The difference between law and morality is not one of drawing a line. Law should conform to morality, ideally. However, as a prudential matter it may that the enactment of a law will, on balance, create a more unjust society. For example: adultery is immoral, but it is not illegal. This is not because the judgment has been made that it is moral to commit adultery, but because the enforcement of a law against adultery has the potential to create a more unjust society (through the imprudent allocation of resources; through the undermining of respect for law caused by lax enforcement, etc.). Of course, we’re not talking about adultery here. But the terms are the same. Will making abortion illegal produce a more unjust society? How will the law be enforced? What will the penalties be? Will it be enforced consistently? Abortion was illegal once; Roe v. Wade was decided within the context of the general liberalization of abortion laws (a political process short-circuited by the Supreme Court). Why were abortion laws being liberalized? Why is the global trend towards liberalization? What was/is it about a regime of illegal abortions that people reject? None of these are intended as rhetorical questions. Rather, they are prudential, political questions that have to be addressed before abortion is once again made illegal. I know from experience that it is their answers to these questions that lead people to say that, while they believe abortion to be immoral, they do not believe it should be illegal. The key is to give them answers to these questions that will satisfy them that making abortion illegal is a prudent decision.



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RP Burke

posted December 7, 2009 at 3:19 pm


To Thomas’s comment just above, let me add that Thomas Aquinas also argued that the enactment of a law that would likely be flouted by the public would lead to the disrespect of all laws.
And one last item: One of the standards of the American republic is that there shall be no establishment of religion. The natural-law philosophy on which the church bases its stance on abortion is seen by others as religious dogma, and refuse to grant the authority to decide which issues are religious and which are not to the Catholic bishops.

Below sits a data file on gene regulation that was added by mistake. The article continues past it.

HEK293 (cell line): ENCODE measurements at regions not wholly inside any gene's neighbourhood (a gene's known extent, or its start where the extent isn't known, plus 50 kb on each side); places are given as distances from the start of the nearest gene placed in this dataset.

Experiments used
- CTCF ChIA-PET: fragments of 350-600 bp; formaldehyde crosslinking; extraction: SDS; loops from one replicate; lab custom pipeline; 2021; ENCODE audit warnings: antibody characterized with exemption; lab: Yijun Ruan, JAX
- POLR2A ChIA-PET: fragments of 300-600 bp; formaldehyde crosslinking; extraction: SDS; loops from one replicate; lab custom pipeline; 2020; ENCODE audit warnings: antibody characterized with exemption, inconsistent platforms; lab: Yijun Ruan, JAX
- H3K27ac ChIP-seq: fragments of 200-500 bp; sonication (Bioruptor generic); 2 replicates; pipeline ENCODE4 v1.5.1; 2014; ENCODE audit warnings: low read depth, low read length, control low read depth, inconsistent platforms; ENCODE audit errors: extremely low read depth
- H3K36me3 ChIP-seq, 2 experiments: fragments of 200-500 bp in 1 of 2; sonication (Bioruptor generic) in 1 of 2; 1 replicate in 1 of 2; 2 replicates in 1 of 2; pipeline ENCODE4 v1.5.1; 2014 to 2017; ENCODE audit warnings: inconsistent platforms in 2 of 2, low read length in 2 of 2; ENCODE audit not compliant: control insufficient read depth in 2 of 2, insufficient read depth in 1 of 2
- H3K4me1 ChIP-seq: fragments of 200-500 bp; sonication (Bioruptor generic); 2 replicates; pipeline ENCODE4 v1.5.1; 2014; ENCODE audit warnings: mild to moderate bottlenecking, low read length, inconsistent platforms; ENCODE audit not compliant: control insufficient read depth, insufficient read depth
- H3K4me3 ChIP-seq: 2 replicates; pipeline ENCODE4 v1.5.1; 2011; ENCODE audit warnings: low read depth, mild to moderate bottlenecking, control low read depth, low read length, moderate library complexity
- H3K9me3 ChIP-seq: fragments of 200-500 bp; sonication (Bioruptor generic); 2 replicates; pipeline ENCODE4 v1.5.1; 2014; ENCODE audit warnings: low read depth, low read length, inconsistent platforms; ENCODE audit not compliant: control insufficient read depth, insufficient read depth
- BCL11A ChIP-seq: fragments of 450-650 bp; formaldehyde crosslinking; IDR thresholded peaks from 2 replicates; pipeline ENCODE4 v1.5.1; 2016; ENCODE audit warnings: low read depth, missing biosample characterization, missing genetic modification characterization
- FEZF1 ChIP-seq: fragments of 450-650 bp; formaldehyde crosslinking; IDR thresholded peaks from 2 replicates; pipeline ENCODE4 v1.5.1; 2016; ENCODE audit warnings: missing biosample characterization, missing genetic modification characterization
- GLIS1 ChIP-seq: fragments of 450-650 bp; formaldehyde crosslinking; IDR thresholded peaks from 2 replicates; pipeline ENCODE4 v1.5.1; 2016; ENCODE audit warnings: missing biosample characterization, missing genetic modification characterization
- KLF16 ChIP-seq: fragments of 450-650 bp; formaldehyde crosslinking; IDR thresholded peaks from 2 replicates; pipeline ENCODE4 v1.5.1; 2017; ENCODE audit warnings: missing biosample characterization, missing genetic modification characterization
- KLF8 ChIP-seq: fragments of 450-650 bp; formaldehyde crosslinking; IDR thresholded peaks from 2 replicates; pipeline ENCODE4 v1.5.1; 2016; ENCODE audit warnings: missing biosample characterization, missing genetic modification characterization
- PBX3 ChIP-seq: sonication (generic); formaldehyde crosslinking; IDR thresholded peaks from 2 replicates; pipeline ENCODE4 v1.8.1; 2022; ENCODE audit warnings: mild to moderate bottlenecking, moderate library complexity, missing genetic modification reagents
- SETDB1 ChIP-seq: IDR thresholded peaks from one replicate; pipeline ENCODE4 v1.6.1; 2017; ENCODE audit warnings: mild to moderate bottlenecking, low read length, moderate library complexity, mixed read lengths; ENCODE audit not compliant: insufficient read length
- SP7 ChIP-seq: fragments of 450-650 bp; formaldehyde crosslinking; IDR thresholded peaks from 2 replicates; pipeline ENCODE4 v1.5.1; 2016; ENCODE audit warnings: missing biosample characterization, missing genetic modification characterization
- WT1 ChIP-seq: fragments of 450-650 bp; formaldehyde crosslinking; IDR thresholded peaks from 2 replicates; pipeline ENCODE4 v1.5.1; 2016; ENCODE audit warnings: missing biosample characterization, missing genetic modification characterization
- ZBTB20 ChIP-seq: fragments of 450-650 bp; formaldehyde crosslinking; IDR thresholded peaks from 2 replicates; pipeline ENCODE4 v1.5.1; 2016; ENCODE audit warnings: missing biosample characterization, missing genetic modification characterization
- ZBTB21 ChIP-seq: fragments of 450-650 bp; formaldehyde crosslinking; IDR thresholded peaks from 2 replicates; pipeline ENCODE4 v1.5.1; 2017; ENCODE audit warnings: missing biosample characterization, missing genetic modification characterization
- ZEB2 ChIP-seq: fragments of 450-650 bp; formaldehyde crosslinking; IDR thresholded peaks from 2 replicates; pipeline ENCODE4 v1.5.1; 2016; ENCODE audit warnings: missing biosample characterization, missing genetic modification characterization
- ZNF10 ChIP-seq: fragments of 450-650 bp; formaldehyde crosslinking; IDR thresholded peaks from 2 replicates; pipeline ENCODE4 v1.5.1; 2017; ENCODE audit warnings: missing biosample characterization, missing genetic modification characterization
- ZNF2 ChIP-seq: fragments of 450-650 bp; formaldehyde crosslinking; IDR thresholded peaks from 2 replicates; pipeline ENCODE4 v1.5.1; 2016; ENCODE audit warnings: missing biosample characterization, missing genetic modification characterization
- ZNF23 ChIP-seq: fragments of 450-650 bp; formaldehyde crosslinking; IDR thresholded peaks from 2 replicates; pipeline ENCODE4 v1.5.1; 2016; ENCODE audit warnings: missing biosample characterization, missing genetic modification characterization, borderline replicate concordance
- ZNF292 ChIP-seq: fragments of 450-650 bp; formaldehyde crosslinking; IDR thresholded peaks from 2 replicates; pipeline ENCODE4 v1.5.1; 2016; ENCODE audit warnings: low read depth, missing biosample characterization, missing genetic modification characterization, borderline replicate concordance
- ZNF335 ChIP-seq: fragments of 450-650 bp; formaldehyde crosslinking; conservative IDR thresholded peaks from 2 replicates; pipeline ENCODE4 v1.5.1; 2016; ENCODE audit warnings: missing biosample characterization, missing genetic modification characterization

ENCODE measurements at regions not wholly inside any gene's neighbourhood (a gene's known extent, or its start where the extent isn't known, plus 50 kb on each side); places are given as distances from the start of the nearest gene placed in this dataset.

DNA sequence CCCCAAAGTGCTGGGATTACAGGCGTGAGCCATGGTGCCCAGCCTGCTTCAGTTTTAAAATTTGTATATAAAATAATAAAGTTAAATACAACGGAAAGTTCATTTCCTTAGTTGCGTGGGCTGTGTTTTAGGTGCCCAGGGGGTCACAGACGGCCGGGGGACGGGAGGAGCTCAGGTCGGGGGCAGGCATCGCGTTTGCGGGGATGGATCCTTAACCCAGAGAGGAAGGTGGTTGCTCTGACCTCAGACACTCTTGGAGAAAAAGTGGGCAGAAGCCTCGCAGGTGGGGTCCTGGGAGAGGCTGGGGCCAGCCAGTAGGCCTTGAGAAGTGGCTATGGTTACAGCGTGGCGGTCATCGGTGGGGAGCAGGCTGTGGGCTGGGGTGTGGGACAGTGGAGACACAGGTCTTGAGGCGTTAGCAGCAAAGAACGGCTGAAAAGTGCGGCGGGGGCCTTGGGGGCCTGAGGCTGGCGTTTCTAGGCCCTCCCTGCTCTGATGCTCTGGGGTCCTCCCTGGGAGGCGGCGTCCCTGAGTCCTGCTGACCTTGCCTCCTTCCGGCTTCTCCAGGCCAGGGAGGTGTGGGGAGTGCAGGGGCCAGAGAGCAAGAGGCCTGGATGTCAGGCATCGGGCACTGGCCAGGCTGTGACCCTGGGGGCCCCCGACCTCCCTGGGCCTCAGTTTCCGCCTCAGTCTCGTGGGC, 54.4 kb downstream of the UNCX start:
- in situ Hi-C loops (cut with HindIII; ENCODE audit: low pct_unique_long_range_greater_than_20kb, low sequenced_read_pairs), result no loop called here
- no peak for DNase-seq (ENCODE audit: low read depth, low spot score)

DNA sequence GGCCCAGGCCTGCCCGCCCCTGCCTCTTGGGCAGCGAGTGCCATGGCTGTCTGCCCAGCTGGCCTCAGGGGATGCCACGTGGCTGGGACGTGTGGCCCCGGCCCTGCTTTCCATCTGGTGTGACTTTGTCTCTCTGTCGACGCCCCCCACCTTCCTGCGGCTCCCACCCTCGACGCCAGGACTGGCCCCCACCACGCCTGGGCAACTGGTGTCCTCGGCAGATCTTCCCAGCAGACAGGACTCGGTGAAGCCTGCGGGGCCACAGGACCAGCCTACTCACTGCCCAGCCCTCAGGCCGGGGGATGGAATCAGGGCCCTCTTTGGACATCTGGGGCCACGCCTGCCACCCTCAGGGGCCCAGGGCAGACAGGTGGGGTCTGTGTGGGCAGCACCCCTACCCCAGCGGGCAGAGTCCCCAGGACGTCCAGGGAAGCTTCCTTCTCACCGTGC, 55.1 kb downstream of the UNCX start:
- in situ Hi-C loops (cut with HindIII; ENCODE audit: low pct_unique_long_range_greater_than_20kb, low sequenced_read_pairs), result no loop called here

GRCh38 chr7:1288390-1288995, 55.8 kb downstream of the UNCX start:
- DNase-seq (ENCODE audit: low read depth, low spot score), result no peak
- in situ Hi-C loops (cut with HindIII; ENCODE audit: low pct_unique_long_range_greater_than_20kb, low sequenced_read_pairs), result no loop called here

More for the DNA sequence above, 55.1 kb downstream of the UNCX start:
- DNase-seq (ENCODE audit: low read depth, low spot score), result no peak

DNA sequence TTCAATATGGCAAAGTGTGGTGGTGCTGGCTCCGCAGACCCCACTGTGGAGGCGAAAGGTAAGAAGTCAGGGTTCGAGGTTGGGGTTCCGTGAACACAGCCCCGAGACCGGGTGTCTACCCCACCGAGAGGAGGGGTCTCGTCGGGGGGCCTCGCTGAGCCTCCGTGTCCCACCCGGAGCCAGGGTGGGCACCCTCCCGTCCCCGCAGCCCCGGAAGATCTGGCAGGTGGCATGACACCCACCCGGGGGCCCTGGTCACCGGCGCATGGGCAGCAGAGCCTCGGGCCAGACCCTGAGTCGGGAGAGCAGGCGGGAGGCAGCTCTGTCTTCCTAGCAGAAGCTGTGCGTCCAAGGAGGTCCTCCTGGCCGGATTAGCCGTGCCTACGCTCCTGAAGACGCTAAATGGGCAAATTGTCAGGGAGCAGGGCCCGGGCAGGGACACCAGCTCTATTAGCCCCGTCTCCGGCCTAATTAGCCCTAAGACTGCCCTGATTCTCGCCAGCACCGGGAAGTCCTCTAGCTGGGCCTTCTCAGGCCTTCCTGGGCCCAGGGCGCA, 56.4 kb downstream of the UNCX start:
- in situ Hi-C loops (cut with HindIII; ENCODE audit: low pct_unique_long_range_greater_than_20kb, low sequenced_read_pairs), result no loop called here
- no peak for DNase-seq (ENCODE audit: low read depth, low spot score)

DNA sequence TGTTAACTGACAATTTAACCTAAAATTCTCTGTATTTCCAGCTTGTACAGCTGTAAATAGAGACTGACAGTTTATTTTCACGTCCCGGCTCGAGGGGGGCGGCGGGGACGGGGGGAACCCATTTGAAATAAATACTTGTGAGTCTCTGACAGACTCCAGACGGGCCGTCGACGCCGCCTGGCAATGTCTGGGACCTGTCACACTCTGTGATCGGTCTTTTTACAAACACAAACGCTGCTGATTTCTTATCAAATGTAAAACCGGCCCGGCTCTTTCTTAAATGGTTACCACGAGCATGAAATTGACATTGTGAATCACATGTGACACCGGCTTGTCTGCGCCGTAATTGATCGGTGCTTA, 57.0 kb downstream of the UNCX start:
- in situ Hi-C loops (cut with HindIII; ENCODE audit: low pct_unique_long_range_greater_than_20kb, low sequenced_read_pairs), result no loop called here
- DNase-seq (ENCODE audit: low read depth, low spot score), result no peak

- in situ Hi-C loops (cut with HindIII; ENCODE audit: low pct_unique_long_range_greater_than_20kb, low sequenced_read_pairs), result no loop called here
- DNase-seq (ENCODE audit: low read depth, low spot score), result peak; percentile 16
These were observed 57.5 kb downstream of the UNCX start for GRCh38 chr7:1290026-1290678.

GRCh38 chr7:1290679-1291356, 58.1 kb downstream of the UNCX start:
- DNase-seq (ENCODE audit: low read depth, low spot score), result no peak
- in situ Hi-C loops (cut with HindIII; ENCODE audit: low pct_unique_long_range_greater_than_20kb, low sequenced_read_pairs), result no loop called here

It is a lot more complicated than merely to say “Abortion is immoral, immoral things must be made illegal, therefore abortion must be made illegal.”



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Paul

posted December 7, 2009 at 5:12 pm


It’s not so much that abortion (the act) should be made illegal. It’s the fact that the providing of abortion should be made illegal. If abortion was illegal and a desperate woman hurt herself in a way to cause an abortion, you wouldn’t want to arrest her and throw her in jail. That would be against Chirst’s teaching of love.
However, if you take away the product of abortion by making it illegal for doctors or others to perform them, then you have successfully decreased the ability to have one done. The unfortunate part about abortion is that it is entirely too easy to have one, and typically it is out of desperation that a woman seeks this end. If you make it easier for her to have the baby by channeling money typically used for pro-abortion organizations into pregnancy help centers you will create a culture in which the human life is more respected. Unfortunately, the product of abortion creates a culture which sees the human life as tissue that can be discarded without taking into mind the life of that human being that could have been.
Just think…what great doctors, philosophers, musicians, artists, etc could be born out of the life of an aborted human.



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John

posted December 7, 2009 at 5:13 pm


RP Burke, “establishment of religion” means, for example, Church of England – where the religion is institutionalized i.e. established. Atheists, agnostics and liberal Christians (the last being an oxymoron, I know) really get this magical “separation of church and state” thing wrong, much to the detriment of society and government.
Thus, it would be perfectly legal if congress passed legislation to outright ban abortion, on religious grounds. Furthermore, if such a thing happened it would be because the people willingly and knowingly elected representatives that they knew wanted to ban child-killing.
It’s not complicated. Abortion is immoral and should be banned. What a sign of a regressive country, that all of us, in our earliest stages of life, should be viewed upon with such disregard. Having said that, the public’s viewpoint and opinion has to be shaped over the years such that they elected pro-life legislators.